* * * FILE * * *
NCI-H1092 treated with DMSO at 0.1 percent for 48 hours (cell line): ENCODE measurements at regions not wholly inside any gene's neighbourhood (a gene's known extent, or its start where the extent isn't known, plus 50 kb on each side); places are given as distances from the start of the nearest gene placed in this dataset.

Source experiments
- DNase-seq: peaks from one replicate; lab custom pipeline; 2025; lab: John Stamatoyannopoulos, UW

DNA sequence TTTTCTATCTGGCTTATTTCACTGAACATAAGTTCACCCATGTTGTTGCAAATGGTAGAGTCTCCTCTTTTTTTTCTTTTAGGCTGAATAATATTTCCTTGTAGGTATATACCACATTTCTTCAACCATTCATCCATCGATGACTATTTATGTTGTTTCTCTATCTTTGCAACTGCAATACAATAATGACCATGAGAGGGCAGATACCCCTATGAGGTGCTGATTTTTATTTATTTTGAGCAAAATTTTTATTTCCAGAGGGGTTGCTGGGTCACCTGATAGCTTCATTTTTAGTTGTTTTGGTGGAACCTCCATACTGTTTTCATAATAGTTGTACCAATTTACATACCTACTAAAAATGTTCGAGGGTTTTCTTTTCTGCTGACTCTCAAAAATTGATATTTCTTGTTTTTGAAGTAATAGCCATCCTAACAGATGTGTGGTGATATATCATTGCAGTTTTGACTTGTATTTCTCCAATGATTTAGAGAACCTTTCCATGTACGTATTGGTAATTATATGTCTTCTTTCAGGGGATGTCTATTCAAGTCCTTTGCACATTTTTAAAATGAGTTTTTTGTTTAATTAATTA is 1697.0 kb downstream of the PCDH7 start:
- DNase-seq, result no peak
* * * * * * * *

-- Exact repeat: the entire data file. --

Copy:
NCI-H1092 treated with DMSO at 0.1 percent for 48 hours (cell line): ENCODE measurements at regions not wholly inside any gene's neighbourhood (a gene's known extent, or its start where the extent isn't known, plus 50 kb on each side); places are given as distances from the start of the nearest gene placed in this dataset.

Source experiments
- DNase-seq: peaks from one replicate; lab custom pipeline; 2025; lab: John Stamatoyannopoulos, UW

DNA sequence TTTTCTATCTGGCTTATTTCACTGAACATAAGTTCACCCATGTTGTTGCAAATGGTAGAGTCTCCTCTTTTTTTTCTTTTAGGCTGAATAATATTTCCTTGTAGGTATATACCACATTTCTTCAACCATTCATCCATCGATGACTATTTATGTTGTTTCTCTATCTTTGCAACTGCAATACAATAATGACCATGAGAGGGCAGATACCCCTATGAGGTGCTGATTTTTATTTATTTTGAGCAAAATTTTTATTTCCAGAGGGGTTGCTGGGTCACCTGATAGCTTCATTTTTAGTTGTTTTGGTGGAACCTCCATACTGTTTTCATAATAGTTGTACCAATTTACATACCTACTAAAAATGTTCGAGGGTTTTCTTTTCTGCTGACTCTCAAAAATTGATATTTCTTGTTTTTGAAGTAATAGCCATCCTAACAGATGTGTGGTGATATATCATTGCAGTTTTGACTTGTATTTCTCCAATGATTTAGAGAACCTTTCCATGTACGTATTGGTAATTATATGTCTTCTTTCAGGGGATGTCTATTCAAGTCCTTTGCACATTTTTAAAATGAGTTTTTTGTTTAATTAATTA is 1697.0 kb downstream of the PCDH7 start:
- DNase-seq, result no peak